One of today’s greatest singer-songwriters salutes one of the great country songwriters of all time by recruiting an all-star cast to revive some of Cochran’s greatest songs. Every song here is a timeless classic, and Johnson and his friends do them justice in what is for me unquestionably the album of the year so far. Fellow songwriters Buddy Cannon and Dale Dodson produce with taste. Jamey was close to Hank in his later years, and was one of those who visited the hitmaker the night before he died to sing with him. Furthermore, while his reputation is based on his writing, he is also a fine singer, who shows his interpretative skills throughout this album. It came out on vinyl for collectors on September 25, and gets its mass market release digitally and on CD this week.
Alison Krauss’s angelic tones contrast exquisitely with Jamey’s gruffer but intensely emotional vocal on a beautiful version of the Cochran-penned standard ‘Make The World Go Away’, where they seek comfort from their troubles by reviving the love in a longstanding relationship. Tasteful steel is prominent in the sympathetic arrangement, while Krauss’s soothing voice provides the sweetness given by string arrangements in the hit versions, which epitomized the Nashville Sound. First recorded by Ray Price in 1963, it was the era’s superstar Eddy Arnold who had the biggest hit with the ballad, but many others have covered the song, both within and beyond country music – even Elvis Presley. The lovely Johnson/Krauss version stands up well against previous takes, and is one of the finest tracks on this album.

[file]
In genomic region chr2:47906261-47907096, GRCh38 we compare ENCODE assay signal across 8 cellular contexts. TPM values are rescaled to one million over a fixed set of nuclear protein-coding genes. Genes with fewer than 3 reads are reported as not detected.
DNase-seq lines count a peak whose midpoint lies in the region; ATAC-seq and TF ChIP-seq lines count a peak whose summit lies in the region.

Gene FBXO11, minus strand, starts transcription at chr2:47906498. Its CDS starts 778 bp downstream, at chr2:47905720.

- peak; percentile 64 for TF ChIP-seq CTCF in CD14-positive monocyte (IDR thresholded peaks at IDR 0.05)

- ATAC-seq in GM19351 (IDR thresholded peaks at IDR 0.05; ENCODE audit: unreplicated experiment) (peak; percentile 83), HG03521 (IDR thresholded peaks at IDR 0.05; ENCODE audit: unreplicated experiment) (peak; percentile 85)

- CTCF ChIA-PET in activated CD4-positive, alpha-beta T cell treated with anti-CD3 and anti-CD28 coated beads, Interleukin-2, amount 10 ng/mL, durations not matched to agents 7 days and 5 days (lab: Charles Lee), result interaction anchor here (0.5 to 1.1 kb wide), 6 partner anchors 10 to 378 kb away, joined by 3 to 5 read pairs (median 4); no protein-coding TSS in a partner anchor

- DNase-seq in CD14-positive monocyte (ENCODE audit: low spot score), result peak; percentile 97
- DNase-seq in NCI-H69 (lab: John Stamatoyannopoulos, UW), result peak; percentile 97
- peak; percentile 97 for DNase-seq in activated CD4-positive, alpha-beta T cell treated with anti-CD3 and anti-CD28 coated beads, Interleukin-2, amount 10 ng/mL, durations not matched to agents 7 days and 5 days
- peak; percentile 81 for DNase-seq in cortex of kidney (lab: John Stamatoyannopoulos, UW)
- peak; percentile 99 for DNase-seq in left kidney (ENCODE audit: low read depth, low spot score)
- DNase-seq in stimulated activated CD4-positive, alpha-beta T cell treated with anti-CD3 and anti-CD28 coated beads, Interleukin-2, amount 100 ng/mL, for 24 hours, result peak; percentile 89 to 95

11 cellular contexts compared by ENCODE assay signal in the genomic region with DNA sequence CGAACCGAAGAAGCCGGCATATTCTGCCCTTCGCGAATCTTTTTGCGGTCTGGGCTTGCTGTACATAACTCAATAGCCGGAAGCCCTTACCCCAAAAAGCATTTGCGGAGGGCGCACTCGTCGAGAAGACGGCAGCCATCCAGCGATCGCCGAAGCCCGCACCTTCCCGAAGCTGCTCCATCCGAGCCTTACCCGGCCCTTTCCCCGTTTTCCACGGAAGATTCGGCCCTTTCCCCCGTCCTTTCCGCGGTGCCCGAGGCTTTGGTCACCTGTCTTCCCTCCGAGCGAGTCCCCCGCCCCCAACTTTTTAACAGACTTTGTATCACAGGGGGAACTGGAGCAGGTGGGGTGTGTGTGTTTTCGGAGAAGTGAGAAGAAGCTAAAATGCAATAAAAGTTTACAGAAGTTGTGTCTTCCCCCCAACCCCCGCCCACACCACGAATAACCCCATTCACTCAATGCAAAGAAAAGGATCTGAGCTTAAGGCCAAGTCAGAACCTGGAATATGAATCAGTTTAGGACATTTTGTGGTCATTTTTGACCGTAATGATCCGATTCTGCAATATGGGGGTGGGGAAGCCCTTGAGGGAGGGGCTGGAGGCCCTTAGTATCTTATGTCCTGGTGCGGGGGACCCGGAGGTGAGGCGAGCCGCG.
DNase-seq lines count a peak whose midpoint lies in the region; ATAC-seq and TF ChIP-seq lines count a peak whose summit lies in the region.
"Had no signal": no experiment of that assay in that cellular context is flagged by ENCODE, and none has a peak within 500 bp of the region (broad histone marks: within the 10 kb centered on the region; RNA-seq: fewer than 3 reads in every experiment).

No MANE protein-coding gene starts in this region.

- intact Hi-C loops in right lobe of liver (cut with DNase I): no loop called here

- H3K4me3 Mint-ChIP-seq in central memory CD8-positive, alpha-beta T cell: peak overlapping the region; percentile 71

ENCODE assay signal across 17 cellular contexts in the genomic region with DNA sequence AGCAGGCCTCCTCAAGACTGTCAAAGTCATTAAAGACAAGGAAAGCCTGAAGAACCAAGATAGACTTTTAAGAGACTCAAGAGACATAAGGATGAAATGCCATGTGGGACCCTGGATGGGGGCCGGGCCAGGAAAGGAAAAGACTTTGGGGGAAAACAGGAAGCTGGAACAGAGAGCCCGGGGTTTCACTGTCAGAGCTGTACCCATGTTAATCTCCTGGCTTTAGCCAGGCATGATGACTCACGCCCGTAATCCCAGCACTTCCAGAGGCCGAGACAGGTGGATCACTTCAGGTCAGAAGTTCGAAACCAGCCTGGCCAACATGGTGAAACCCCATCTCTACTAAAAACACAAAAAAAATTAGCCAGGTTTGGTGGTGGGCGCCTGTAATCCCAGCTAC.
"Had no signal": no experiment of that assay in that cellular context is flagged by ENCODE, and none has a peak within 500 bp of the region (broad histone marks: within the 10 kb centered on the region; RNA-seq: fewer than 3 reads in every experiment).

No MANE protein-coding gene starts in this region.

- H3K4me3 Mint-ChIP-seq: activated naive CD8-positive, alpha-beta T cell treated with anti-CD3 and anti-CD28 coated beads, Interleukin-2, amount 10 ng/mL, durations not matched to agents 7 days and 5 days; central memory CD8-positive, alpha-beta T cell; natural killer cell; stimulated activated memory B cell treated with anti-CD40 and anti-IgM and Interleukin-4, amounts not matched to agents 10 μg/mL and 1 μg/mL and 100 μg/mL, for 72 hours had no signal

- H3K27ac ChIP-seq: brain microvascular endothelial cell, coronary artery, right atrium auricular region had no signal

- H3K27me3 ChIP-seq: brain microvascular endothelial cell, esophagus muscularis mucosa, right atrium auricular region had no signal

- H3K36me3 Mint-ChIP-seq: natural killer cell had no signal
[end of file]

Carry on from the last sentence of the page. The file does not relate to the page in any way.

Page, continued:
‘I Fall To Pieces’, which Cochran wrote with the equally great Harlan Howard, is one of the finest country songs of all time. Jamey sings this with Merle Haggard, and this is another superlative recording with the emotion and pain of lost love stripped down to its core, and completely believable performances from both men.
The excellent ‘A Way To Survive’ (about coping with the end of love rather unhealthily by obsessively re-reading her love letters and staring at her photograph) is one of the less well-known songs, a top 10 hit for Ray Price in 1966. Rock/blues/occasionally country singer-songwriter Leon Russell and Vince Gill help Jamey out here’; it is a great song and gets a fine arrangement faithful to the original, but while Jamey’s vocal is excellent, Leon Russell is not much of a singer. Vince Gill is also credited on harmony but not audible.
Russell and Gill are joined by Willie Nelson on ‘Everything But You’. This time Gill gets his share of vocals as the foursome split the lines between them. Unfortunately, while a pleasant buddyish mood is created, the song is one of the few that doesn’t stand out.
Willie Nelson also duets on the exquisitely pained ‘Don’t You Ever Get Tired (Of Hurting Me)?’, which is beautifully interpreted by both Willie and Jamey. Consummate harmony vocalist Emmylou Harris helps out on the intense ‘Don’t Touch Me’, originally a hit for Cochran’s then-wife Jeannie Seely, a plea for true love when only sex seems to be on offer. Emmylou is rather breathy here, perhaps to convey the passion the character feels but is suppressing.